> a Muslim man with a rocket launcher on his shoulder.
> It's a big lie. But it was used to help justify our involvement
> in Afghanistan (we're there to help Afghan women, therefore
> the war is a noble and justified cause).
> ME: Islam restricts women by (civilized) World Standards
> and not just by U.S. standards. Islam will remain a barbaric
> (uncivilized) religion because of its scripture. These fundamental
> beliefs cannot be changed, unless, the scripture is changed.
> And Yes, to some extent the war in Afghanistan is a noble
> and justified cause when women are denied an education
> and have acid thrown on them.
> [J]: If there are religions in the world that restrict women
> then let the men and women in those religions do
> something about it if they choose. It really is nobody
> else's business to interfere. This policy of America
> interfering in other peoples around the world is really
> an extension of Christianity which feels that it has the
> right to change others to what it believes is right. It
> happened during the Christian Crusades, and the
> United States of America is doing it today. Yes, I know
> Muslims have done this too. I know that Muslims did
> it in Eastern Europe and Northern India. It has been
> a tendency of both Christianity and Islam for a very
> long time.
> ME: How can the women do anything when the men
> have seen to it that they have no power or authority?
> Besides, it would go against their scripture to do
> something else, thus, there wouldn't be anything
> that anyone could do! The trick is to keep people
> ignorant, poor, and stirred up. This is how fundamentalism,
> especially, and religion, in general, works as a opiate
> for the masses.
> [J]: Ultimately, I guess I have been struggling with whether
> I should start calling Eckankar a cult. If I did that then
> I would have to call all of the large religions cults as well,
> and I am not prepared to do that. Either all of them are
> cults or all of them are religions.
> ME: Yes, all religions are cults! Even the "loving" Jesus
> threatened people, or else! Religions are Groups of like
> minded people who want to be told what they are supposed
> to do. Fundamentalist Religions encourage a Mob behaviour
> where right and wrong no longer exist because there are
> "higher" laws to be followed. There is no individualism
> within these religions. It is not tolerated. Where religions
> have control of the government and religious laws are
> higher than manmade laws one cannot practice freedom
> of belief. They must agree with the Religious Leaders and
> the Mob mentality or else they and their families will be
> persecuted. Actually, control of the government and of
> the masses with their own laws are what all religious
> leaders are striving for. Misery loves company. Power,
> money, lust and fear still control religious belief.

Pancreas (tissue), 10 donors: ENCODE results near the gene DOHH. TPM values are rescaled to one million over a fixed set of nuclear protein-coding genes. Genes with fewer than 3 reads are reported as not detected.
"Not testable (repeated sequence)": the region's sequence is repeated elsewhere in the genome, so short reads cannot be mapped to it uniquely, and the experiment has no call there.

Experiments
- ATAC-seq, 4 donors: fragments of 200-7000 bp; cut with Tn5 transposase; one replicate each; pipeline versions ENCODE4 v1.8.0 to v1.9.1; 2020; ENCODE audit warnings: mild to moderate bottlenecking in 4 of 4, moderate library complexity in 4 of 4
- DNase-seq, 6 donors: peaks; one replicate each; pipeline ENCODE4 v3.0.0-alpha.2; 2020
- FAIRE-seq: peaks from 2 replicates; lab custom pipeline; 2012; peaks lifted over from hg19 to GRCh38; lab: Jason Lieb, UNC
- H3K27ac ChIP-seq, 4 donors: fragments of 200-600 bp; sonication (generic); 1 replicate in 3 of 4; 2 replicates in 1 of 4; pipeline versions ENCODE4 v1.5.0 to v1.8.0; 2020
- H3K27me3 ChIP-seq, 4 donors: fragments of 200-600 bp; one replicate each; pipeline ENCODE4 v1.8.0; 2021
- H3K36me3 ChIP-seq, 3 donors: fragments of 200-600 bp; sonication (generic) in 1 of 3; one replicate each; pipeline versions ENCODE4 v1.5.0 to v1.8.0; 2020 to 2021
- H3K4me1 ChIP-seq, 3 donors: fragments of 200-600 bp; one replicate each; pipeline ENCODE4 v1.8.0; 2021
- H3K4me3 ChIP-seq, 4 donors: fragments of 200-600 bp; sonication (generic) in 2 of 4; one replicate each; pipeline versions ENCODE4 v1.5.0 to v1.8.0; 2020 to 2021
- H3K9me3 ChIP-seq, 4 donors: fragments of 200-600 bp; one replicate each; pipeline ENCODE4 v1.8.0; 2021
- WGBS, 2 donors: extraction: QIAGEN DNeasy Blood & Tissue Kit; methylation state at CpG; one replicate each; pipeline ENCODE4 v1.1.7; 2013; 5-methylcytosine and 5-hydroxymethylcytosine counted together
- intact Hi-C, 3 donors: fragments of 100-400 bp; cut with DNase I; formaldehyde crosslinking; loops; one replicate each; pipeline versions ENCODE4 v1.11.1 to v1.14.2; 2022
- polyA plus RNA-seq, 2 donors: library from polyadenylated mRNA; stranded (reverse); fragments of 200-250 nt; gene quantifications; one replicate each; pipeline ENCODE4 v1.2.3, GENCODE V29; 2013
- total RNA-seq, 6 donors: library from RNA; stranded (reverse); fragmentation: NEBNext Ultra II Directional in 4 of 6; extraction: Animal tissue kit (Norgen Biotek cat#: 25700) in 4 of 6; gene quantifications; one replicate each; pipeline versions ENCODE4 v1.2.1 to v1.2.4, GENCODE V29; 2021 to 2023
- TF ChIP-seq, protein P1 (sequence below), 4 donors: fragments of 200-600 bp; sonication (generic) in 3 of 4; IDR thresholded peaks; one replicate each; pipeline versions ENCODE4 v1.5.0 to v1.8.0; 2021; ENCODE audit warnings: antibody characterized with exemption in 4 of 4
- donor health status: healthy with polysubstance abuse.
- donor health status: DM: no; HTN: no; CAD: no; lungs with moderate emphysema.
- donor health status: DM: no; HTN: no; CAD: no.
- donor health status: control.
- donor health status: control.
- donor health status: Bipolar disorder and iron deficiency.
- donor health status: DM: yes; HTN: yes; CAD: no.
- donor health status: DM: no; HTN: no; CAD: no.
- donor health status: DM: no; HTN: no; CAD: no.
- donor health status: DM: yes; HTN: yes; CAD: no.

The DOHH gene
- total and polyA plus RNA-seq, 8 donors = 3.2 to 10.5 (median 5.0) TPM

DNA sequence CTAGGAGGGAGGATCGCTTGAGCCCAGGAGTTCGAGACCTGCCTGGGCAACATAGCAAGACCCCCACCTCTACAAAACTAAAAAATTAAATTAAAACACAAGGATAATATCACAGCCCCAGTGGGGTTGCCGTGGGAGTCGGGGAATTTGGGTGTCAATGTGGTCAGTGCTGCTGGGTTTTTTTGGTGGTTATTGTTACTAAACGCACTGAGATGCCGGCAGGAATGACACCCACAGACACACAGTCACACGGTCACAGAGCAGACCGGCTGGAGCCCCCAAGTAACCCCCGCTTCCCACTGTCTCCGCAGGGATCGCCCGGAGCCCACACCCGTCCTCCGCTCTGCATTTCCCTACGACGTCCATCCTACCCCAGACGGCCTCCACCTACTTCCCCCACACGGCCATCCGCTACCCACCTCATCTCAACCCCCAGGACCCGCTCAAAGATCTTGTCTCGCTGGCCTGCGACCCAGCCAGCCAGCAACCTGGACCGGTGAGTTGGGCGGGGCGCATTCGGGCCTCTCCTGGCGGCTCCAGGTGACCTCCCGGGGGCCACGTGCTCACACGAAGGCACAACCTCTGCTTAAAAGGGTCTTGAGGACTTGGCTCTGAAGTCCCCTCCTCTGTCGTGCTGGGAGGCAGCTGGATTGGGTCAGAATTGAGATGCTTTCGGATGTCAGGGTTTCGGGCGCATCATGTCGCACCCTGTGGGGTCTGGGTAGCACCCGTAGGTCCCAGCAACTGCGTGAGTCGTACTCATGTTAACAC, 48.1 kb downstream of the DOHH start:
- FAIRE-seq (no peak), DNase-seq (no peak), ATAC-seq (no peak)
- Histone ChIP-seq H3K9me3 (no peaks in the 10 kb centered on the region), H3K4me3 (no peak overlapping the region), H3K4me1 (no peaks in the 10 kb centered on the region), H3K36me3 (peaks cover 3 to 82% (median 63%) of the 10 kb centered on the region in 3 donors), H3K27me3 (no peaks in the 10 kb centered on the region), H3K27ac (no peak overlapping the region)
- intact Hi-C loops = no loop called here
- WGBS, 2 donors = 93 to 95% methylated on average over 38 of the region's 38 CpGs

> Thus, I believe that all religions are impractical and
> unnecessary. Religions are like modified forms/versions
> of marketing pyramids or vice versa. They are full of
> myths, distortions, and lies. There are always "leaders"
> who "know" more than timid and ignorant followers
> (sinners). And, no follower can ever surpass the "leaders,"
> unless, they are chosen (by the leaders) to do so. No
> "unapproved" follower is permitted to disagree with
> the leaders and with the scripture, or to excel in spirituality
> beyond that of the "Leader."
> mish wrote:
> > Jonathan, you have made some interesting comments
> > regarding other religions and how eckists view them. A
> > big part of the eckankar dogma is to instill in a member's
> > mind that being an eckist is to be an enlightened/chosen
> > one--planting the seed of spiritual superiority. And yet,
> > the way chelas are held back from advancing in a timely
> > manner via initiations, it seems rather funny that chelas
> > can feel superior to other religious groups while they
> > themselves are kept in a very subservient standing within
> > the eckankar circle.
> > I do respect other's rights to their religious beliefs and
> > practices, but admit that I am concerned and bothered by
> > fanatics, fundalmentalists and radicals. In fact, these factions
> > are pretty scary.
> > Yesterday, I met a gentleman--a very interesting and polite
> > fellow who shared a bit about his background, stating that
> > he came to North America in 1972 from an African country.
> > He very easily added too that he was a moslem. Now, I do not
> > care for Islam at all as I believe it is very archaic and being a
> > female . . . well, I'm just glad I never had to follow such religious
> > teachings. However, I liked this man very much and it does
> > not bother me that he is a moslem at all. He obviously practices
> > the best aspects of it . . .
> > But frankly, I have come to not like religions at all . . . they are
> > manmade for the purpose of controlling and manipulating
> > groups of people. I have never met a religion that didn't instill
> > fear in its followers . . . and some also teach hatred and violence.
> > I do not respect religion, but I do respect and like people, even
> > if I do not share their beliefs.
> > Anyway, just a few comments in response to your interesting
> > posts.
> > Thanks,
> > Mish